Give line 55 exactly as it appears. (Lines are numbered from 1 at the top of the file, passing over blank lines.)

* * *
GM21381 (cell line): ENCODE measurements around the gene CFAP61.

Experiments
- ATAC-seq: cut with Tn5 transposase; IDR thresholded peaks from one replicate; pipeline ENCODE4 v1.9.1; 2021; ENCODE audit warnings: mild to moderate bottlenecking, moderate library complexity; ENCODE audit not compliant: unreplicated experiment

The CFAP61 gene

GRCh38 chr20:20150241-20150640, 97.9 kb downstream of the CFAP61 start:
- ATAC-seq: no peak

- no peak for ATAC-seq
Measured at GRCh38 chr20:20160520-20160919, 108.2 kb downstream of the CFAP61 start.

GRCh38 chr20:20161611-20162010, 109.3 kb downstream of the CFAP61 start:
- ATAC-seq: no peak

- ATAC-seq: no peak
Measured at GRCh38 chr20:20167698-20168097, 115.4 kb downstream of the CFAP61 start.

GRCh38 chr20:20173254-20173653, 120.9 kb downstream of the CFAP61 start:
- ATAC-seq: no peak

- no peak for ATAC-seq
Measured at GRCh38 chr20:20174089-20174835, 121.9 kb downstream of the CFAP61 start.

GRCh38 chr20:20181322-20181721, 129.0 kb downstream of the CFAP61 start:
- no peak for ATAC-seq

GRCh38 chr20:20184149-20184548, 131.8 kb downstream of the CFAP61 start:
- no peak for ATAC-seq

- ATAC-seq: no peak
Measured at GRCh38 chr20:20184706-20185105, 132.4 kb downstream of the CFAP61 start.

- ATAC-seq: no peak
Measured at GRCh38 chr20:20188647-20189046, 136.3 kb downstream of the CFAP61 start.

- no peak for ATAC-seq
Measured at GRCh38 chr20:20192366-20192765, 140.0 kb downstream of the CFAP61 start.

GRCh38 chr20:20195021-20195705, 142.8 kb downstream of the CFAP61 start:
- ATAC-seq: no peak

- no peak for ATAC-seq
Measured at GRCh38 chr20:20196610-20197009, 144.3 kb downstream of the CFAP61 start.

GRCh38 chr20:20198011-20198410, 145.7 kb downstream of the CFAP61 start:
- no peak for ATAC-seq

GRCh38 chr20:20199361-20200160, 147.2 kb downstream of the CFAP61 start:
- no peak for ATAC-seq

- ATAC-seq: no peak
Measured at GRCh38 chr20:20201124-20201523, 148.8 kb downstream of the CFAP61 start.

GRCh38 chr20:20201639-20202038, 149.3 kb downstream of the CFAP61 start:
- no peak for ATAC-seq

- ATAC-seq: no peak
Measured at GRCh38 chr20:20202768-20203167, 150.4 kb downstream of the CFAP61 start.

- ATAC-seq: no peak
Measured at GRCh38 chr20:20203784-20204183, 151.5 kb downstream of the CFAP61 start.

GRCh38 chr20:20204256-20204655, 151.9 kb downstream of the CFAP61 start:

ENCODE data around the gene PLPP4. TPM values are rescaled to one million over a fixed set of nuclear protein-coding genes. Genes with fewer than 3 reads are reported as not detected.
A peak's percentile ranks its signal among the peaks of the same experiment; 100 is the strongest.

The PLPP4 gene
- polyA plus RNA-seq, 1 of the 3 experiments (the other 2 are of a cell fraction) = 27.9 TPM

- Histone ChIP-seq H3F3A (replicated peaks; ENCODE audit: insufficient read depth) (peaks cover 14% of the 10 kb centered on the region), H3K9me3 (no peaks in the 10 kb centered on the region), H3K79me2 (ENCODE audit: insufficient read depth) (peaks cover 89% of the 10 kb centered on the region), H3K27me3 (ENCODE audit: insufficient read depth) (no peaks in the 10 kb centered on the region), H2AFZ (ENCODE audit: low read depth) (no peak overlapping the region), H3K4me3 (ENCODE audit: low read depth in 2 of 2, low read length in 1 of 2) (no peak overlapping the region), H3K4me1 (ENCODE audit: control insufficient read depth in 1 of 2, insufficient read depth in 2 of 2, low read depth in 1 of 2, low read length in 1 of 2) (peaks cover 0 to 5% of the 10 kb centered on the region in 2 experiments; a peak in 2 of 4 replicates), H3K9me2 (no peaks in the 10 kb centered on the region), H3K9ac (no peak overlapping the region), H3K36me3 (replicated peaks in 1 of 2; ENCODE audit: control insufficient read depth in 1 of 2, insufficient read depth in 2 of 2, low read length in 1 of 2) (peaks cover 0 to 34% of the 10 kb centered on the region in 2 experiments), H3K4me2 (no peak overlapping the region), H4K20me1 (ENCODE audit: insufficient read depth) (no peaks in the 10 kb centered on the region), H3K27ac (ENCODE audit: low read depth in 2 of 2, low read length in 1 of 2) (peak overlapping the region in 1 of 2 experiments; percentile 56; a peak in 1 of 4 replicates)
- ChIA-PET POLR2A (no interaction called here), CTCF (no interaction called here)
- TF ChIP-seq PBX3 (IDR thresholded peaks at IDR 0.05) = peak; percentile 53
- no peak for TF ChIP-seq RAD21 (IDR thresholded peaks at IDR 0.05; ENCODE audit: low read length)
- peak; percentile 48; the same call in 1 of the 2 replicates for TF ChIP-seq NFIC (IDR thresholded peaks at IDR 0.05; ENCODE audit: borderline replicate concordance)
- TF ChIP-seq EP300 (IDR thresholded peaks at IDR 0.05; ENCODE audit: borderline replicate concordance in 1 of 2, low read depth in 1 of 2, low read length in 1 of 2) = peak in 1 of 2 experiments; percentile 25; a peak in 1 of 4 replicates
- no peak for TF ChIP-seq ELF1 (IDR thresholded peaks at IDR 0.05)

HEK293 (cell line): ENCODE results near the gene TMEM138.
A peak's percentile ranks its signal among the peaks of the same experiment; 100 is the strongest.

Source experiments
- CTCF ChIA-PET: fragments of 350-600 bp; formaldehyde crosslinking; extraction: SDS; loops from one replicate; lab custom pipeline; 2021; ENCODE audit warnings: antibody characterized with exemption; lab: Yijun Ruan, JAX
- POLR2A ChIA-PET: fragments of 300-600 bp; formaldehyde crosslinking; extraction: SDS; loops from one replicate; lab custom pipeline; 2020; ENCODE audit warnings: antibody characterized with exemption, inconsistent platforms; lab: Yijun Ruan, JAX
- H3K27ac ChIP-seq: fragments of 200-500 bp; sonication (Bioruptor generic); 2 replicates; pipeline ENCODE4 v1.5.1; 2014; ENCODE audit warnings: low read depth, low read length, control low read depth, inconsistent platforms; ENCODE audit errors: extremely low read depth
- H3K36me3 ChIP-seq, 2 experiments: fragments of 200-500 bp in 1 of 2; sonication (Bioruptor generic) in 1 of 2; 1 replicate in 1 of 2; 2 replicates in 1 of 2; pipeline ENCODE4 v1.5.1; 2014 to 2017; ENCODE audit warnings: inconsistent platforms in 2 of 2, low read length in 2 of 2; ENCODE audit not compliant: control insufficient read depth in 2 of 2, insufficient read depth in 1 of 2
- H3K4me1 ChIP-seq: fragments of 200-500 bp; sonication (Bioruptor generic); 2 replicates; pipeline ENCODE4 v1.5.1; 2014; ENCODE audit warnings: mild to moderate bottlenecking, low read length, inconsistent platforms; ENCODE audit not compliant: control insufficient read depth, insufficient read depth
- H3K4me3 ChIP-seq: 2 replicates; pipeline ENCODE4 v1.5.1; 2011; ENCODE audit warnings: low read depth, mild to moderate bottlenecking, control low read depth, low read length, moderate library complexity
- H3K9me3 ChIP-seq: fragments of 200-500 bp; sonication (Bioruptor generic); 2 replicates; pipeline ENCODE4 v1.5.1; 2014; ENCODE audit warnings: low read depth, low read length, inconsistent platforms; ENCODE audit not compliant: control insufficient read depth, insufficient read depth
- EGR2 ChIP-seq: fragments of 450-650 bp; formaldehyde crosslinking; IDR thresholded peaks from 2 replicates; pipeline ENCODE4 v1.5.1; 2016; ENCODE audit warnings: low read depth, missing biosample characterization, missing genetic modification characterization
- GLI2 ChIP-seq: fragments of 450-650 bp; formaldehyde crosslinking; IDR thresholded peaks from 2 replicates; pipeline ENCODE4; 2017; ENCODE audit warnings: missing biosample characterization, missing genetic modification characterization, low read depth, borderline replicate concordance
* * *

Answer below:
HEK293 (cell line): ENCODE results near the gene TMEM138.